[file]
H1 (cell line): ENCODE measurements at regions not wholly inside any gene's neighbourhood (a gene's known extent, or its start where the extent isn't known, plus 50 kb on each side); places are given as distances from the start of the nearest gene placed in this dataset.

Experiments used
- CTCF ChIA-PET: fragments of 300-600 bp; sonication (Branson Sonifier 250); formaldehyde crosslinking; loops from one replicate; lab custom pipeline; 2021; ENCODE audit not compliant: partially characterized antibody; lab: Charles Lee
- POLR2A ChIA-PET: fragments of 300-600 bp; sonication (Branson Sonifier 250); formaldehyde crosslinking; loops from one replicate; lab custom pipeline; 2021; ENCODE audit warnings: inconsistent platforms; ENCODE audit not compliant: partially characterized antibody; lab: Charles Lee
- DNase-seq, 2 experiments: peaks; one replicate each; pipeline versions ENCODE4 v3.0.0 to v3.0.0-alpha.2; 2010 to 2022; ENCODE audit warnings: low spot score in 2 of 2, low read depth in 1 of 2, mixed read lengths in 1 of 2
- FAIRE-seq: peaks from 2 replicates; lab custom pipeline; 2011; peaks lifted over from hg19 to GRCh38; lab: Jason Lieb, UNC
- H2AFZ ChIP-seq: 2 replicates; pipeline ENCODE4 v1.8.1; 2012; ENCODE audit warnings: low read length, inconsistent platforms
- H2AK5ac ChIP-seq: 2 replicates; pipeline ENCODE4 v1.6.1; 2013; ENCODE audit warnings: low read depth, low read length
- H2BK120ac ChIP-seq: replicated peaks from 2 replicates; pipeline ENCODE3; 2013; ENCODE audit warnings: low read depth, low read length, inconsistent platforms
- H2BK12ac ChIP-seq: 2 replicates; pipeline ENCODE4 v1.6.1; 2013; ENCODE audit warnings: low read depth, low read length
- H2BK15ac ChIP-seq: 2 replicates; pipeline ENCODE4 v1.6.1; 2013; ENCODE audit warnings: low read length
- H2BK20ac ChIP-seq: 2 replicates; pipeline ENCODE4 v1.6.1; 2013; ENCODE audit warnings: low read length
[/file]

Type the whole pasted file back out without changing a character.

H1 (cell line): ENCODE measurements at regions not wholly inside any gene's neighbourhood (a gene's known extent, or its start where the extent isn't known, plus 50 kb on each side); places are given as distances from the start of the nearest gene placed in this dataset.

Experiments used
- CTCF ChIA-PET: fragments of 300-600 bp; sonication (Branson Sonifier 250); formaldehyde crosslinking; loops from one replicate; lab custom pipeline; 2021; ENCODE audit not compliant: partially characterized antibody; lab: Charles Lee
- POLR2A ChIA-PET: fragments of 300-600 bp; sonication (Branson Sonifier 250); formaldehyde crosslinking; loops from one replicate; lab custom pipeline; 2021; ENCODE audit warnings: inconsistent platforms; ENCODE audit not compliant: partially characterized antibody; lab: Charles Lee
- DNase-seq, 2 experiments: peaks; one replicate each; pipeline versions ENCODE4 v3.0.0 to v3.0.0-alpha.2; 2010 to 2022; ENCODE audit warnings: low spot score in 2 of 2, low read depth in 1 of 2, mixed read lengths in 1 of 2
- FAIRE-seq: peaks from 2 replicates; lab custom pipeline; 2011; peaks lifted over from hg19 to GRCh38; lab: Jason Lieb, UNC
- H2AFZ ChIP-seq: 2 replicates; pipeline ENCODE4 v1.8.1; 2012; ENCODE audit warnings: low read length, inconsistent platforms
- H2AK5ac ChIP-seq: 2 replicates; pipeline ENCODE4 v1.6.1; 2013; ENCODE audit warnings: low read depth, low read length
- H2BK120ac ChIP-seq: replicated peaks from 2 replicates; pipeline ENCODE3; 2013; ENCODE audit warnings: low read depth, low read length, inconsistent platforms
- H2BK12ac ChIP-seq: 2 replicates; pipeline ENCODE4 v1.6.1; 2013; ENCODE audit warnings: low read depth, low read length
- H2BK15ac ChIP-seq: 2 replicates; pipeline ENCODE4 v1.6.1; 2013; ENCODE audit warnings: low read length
- H2BK20ac ChIP-seq: 2 replicates; pipeline ENCODE4 v1.6.1; 2013; ENCODE audit warnings: low read length